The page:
Home Uncategorized Real Clear Politics Article Surveys Difficulties for New Political Party Success in the U.S.

Real Clear Politics Article Surveys Difficulties for New Political Party Success in the U.S.

Scott Conroy, a national politics reporter for Real Clear Politics, has this article about why it is so difficult for a new political party in the United States to take root, even when there is widespread antipathy for each of the two older major parties. Conroy was a network TV reporter in 2012 who covered the Mitt Romney presidential campaign full-time.

The analysis says that given the U.S. winner-take-all system, combined with a separate election for president (as opposed to a parliamentary system), it is virtually impossible for a new party to arise. But this ignores the fact that in the 19th century, when the United States had the same election structure, three times one major party died off and was replaced by another. The Federalist Party died after 1820, to be replaced in 1825 by the National Republican Party (which ran John Quincy Adams for president in 1828, and Henry Clay in 1832). The National Republican Party died off and was replaced by the Whig Party in 1835. It died off during the Civil War, having already been replaced as a major party by the Republican Party.

The article has interesting information about Americans Elect.

7 Responses

  1. Demo Rep

    For any new folks -

    Nonstop minority rule gerrymanders in the USA since 1776.

    Since the 1964 SCOTUS gerrymander cases –
    1/2 votes x 1/2 gerrymander areas = 1/4 control.
    MUCH worse math in primary elections.
    I.E. EVIL and vicious ANTI-Democracy special interest gang OLIGARCHS control most of the laws

    – always tending towards even worse EVIL Prez/Guv/Mayor tyrants in the various regimes.

    Result – insane govt debts, UN-declared wars, etc.

    P.R. and nonpartisan App.V. — before it is too late.

  2. DSZ

    “But this ignores the fact that in the 19th century, when the United States had the same election structure, three times one major party died off and was replaced by another.”

    But that was before the widespread use of government printed ballots.

  3. Baronscarpia

    As with most articles, commentary, blog posts (in this space, for instance), etc. on third party viability, this piece pretty much ignores the elephant sitting over there on the sofa. That is, specifically, without significant, radical campaign finance reform, we’ll forever be counting county water commissioner elections as an indication of the “rise of third parties.” All the analysis of voters’ assessment of candidacy viability, inclusion in debates, etc., just so much eyewash. This is a pay to play system we have, and in order for it to change you’d have to get the current players to agree to give up some chips. Isn’t going to happen, especially when the USSC is staffed with a majority of suck ups to moneyed power brokers.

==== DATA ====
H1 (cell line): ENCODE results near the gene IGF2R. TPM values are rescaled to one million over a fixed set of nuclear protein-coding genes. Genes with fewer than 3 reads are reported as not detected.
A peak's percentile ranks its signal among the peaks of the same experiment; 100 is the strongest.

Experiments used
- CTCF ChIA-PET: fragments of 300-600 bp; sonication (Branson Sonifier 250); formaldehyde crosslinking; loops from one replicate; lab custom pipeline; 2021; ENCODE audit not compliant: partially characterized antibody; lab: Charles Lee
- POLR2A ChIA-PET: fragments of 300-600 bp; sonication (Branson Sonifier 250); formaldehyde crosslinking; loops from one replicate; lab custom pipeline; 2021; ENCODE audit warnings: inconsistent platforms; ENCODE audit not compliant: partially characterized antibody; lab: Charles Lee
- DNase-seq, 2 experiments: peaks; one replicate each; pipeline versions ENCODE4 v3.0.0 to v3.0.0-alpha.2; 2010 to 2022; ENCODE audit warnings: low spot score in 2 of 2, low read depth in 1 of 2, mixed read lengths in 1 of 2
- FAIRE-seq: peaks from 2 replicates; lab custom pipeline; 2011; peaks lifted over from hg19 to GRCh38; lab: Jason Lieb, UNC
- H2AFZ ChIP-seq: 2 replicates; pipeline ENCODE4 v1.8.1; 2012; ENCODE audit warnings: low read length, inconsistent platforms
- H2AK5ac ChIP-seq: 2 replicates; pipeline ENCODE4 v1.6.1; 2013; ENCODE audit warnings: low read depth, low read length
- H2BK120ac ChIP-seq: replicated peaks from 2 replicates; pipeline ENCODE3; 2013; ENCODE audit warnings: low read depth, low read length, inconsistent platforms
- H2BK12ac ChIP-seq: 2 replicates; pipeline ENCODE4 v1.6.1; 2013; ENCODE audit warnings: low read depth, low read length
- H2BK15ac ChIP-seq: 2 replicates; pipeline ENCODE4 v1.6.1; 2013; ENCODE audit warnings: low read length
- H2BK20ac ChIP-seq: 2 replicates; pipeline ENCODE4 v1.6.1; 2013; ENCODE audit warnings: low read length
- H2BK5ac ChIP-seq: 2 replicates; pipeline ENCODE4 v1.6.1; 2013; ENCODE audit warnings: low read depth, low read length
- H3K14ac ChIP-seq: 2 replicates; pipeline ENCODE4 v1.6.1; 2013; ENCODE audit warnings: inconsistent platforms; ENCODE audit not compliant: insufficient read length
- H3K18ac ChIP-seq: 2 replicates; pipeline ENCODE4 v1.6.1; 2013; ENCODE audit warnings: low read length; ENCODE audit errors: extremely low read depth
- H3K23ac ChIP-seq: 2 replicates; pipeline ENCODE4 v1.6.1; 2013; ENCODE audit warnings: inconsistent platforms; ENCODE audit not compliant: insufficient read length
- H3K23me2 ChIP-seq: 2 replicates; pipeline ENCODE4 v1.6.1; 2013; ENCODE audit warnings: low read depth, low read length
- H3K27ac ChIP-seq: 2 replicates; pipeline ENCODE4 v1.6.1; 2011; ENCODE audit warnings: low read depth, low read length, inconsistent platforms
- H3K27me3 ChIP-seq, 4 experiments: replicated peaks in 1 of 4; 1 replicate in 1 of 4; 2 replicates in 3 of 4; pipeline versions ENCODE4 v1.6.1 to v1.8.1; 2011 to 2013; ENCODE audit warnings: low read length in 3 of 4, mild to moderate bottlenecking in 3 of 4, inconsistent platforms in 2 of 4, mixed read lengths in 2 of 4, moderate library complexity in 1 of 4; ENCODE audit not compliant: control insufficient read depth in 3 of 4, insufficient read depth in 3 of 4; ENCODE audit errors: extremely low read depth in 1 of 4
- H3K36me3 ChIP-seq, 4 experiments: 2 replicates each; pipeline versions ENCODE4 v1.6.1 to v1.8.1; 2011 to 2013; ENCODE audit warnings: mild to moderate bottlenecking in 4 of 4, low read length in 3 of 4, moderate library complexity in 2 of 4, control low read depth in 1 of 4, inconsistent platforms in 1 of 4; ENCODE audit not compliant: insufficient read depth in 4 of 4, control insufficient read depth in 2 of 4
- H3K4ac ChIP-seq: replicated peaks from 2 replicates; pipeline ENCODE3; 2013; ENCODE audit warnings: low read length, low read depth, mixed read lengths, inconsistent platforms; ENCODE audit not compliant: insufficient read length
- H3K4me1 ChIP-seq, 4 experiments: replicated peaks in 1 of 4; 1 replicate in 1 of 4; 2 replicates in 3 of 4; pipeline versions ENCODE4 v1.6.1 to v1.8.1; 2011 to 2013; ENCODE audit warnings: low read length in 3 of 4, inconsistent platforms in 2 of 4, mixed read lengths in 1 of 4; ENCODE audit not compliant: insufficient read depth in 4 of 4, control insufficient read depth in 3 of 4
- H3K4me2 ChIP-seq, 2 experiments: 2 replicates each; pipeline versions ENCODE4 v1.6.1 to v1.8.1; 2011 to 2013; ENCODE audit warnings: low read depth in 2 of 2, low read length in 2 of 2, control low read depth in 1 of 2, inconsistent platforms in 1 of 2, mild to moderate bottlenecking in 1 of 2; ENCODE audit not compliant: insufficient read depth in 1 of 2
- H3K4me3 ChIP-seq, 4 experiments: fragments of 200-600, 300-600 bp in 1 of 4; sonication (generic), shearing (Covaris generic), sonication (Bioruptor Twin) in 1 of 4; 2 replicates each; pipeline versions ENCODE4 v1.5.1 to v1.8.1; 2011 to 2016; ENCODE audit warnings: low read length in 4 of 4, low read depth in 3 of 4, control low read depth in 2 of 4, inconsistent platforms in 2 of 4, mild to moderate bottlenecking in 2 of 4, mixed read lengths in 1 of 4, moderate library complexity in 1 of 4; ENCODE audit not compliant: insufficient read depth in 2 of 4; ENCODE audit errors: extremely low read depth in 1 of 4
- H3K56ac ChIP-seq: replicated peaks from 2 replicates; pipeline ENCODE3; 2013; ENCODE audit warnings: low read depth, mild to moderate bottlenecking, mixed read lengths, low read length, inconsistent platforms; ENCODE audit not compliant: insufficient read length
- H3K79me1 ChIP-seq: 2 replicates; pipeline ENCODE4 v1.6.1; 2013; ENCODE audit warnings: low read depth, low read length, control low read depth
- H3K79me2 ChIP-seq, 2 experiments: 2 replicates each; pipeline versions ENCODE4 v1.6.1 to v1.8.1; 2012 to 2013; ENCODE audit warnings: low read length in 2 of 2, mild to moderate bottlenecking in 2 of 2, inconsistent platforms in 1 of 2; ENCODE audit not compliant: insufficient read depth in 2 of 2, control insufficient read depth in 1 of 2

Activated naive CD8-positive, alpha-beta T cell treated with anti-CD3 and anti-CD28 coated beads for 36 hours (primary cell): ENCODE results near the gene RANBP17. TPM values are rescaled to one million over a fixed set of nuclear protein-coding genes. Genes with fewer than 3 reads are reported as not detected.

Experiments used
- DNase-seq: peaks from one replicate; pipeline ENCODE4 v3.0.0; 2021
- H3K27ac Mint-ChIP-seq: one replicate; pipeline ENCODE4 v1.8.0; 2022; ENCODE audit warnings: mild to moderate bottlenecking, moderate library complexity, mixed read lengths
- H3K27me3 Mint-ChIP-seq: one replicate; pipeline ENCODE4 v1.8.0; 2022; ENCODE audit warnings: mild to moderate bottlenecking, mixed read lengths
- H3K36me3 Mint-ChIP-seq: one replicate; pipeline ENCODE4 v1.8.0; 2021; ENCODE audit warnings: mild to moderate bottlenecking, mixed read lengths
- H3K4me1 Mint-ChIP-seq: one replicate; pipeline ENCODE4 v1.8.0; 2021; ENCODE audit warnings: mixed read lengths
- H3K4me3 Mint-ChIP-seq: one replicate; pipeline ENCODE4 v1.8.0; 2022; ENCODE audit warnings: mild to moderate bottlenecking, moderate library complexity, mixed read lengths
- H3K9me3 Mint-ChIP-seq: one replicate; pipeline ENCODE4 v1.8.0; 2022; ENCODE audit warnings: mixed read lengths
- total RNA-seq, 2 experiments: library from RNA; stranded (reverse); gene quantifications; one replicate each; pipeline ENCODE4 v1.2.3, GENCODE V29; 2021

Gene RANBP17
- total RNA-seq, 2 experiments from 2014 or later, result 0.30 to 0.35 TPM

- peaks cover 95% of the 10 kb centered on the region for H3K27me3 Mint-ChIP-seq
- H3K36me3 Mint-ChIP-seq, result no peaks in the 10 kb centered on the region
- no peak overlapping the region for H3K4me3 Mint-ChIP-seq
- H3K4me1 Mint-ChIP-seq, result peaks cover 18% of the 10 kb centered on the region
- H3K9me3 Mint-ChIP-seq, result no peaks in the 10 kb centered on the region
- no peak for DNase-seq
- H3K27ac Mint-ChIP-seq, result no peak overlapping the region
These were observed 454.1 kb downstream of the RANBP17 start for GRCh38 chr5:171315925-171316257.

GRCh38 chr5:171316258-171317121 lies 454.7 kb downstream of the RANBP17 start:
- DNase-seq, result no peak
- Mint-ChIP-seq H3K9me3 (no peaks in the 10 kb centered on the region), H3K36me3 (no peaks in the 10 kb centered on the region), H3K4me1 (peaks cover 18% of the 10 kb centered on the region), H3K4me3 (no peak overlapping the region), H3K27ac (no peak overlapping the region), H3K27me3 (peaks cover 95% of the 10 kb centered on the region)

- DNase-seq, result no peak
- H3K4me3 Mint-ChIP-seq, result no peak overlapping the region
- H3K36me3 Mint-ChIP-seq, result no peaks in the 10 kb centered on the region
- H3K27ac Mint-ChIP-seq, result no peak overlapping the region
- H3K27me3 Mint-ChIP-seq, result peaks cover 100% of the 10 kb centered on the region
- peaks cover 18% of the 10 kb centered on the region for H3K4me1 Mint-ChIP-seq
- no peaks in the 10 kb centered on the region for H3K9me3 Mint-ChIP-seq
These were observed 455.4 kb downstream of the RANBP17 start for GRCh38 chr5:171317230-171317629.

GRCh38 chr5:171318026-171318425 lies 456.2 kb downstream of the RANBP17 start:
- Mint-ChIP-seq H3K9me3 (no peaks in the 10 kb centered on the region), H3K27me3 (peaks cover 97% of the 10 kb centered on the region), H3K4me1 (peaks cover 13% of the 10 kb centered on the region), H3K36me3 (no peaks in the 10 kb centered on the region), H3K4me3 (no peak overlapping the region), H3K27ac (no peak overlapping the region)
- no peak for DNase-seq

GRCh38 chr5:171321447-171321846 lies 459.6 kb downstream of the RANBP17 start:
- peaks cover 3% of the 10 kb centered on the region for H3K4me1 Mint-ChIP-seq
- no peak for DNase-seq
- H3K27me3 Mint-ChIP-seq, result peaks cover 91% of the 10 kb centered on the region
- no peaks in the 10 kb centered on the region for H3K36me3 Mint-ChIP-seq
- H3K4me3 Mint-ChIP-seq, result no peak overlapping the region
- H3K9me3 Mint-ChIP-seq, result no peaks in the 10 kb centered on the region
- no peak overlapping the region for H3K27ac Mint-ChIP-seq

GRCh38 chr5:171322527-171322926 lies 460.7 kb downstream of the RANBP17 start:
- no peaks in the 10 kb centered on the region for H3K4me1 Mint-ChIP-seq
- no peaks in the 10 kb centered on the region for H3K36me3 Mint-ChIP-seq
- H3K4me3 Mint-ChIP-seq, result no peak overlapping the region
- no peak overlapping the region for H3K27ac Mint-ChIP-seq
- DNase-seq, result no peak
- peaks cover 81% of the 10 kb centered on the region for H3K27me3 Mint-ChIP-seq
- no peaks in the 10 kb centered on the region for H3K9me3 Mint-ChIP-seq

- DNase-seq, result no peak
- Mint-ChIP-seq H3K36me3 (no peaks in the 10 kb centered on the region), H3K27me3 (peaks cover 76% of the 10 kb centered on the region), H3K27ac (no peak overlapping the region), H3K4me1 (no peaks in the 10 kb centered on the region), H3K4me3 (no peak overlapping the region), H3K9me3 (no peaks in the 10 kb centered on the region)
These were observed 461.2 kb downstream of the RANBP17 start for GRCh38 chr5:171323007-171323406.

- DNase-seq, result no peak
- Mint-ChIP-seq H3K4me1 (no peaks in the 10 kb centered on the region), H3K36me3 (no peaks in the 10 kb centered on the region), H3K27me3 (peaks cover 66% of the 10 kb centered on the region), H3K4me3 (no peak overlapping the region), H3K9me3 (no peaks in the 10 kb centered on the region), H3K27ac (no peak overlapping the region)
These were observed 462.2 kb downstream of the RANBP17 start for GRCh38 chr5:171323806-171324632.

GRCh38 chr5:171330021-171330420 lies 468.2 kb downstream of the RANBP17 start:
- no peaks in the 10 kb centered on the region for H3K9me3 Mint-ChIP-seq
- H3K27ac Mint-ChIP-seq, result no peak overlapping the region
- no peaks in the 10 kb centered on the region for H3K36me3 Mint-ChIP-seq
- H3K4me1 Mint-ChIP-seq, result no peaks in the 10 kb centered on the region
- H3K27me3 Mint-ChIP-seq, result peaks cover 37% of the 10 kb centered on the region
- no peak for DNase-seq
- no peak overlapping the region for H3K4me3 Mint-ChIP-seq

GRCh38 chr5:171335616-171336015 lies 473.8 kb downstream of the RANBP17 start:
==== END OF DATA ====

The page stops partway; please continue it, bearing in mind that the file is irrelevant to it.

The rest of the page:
Don’t care for that fact of life? Then dig a deeper whole in the sand and try inserting your head again.

    • Joshua H.

      Or maybe, just maybe, voters might one day stop voting like idiots and actually do some research and take advantage of the fact that they still have some free political speech in this country. Big money doesn’t FORCE people to vote Democrat or Republican, many people just choose to do so out of fear or ignorance. The Democratic and Republican Parties’ grip on power can’t last forever, not with a significant portion of the population becoming more and more riled up against them with each new revelation of corruption.

      • Baronscarpia

        Joshua -

        Some day go to the FEC site. They offer a searchable database. Pick the name of an incumbent Republican or Democratic candidate for a House seat, and look at the money that flows into their campaign, and THEN…and this is the important part…look at where that money flows OUT to. Then decide whether “maybe” works for you.

        Or…maybe do some research on the so-called “money” seats that are assigned by leaders of both parties to freshman office holders to make sure they get sufficient exposure to banks, insurance companies, big pharma to bankroll their reelection bids. Then decide whether “maybe” works for you.

        Look…I’m actually very sympathetic to the idea of getting out of the two party trap that we’re in. But MONEY is what purchases elected offices in this country. That is the ONLY issue that counts.

        No maybe about that, I’m afraid.

  4. Joshua H.

    Big money will fight any attempt at reforming campaign contributions. The fight will be long and difficult, although I just recently found out that a group in Maine is trying to get a petition signed to repeal Citizens United via a Constitutional Convention. The Green Party’s website has some more info about it.
    However, I still believe that, if the public were better educated about their choices on the ballot, they’d start voting more for third parties. After all, it is not corporate interests and their campaign contributions that physically vote candidates into office (except for the members/workers that vote), but the people. This is where I, as a journalism major in college, intend to try and change things.
    I do applaud any efforts to reform campaign contributions; the more attacks against the corrupt system, the better. I’m glad you’re sympathetic towards alternative parties and candidates.

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